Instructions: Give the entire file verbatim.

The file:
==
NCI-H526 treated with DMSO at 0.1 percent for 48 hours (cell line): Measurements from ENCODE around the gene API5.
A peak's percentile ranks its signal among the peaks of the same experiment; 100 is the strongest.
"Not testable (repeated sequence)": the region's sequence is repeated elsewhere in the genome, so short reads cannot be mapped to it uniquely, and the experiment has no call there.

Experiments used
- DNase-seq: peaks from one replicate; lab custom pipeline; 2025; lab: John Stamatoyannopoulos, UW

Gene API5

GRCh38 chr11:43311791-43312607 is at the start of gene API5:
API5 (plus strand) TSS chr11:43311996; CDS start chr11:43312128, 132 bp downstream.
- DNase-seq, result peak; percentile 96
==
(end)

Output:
NCI-H526 treated with DMSO at 0.1 percent for 48 hours (cell line): Measurements from ENCODE around the gene API5.
A peak's percentile ranks its signal among the peaks of the same experiment; 100 is the strongest.
"Not testable (repeated sequence)": the region's sequence is repeated elsewhere in the genome, so short reads cannot be mapped to it uniquely, and the experiment has no call there.

Experiments used
- DNase-seq: peaks from one replicate; lab custom pipeline; 2025; lab: John Stamatoyannopoulos, UW

Gene API5

GRCh38 chr11:43311791-43312607 is at the start of gene API5:
API5 (plus strand) TSS chr11:43311996; CDS start chr11:43312128, 132 bp downstream.
- DNase-seq, result peak; percentile 96